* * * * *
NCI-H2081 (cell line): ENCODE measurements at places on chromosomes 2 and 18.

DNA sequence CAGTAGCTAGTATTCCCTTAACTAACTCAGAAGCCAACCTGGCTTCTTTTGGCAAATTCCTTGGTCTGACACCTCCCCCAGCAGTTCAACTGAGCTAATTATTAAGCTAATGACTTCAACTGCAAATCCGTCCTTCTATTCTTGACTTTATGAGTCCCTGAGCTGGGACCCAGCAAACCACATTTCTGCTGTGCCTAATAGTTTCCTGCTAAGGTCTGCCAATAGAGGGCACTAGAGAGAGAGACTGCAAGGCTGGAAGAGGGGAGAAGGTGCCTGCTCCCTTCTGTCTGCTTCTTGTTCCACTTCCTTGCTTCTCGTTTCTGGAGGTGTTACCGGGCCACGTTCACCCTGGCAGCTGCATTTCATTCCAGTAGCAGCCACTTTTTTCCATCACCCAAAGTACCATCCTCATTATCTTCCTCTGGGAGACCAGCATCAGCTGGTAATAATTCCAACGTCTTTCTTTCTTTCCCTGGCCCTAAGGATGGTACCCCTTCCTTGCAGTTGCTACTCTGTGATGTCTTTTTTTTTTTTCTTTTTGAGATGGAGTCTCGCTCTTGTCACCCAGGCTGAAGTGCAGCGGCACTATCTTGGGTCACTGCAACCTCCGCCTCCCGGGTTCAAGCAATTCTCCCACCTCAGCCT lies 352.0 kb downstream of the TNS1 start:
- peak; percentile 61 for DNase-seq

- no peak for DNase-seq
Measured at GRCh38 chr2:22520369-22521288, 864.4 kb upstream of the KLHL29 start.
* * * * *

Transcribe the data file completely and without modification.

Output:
NCI-H2081 (cell line): ENCODE measurements at places on chromosomes 2 and 18.

DNA sequence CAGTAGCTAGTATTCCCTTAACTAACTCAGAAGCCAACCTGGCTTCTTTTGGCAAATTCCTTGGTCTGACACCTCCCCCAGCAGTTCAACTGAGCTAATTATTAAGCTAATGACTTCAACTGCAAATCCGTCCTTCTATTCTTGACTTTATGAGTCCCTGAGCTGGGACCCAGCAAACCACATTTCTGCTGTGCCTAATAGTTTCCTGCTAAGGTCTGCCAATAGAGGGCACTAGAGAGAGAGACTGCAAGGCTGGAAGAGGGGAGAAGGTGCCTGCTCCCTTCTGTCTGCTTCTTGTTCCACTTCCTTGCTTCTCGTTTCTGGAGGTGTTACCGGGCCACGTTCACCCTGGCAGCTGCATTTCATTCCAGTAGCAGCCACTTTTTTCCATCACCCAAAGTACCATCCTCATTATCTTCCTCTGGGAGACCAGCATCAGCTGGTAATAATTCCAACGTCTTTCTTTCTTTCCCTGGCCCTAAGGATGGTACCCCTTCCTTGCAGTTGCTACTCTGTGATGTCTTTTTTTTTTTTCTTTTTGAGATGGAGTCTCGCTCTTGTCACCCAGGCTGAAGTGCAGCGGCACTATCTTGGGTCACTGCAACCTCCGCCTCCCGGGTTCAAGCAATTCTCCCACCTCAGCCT lies 352.0 kb downstream of the TNS1 start:
- peak; percentile 61 for DNase-seq

- no peak for DNase-seq
Measured at GRCh38 chr2:22520369-22521288, 864.4 kb upstream of the KLHL29 start.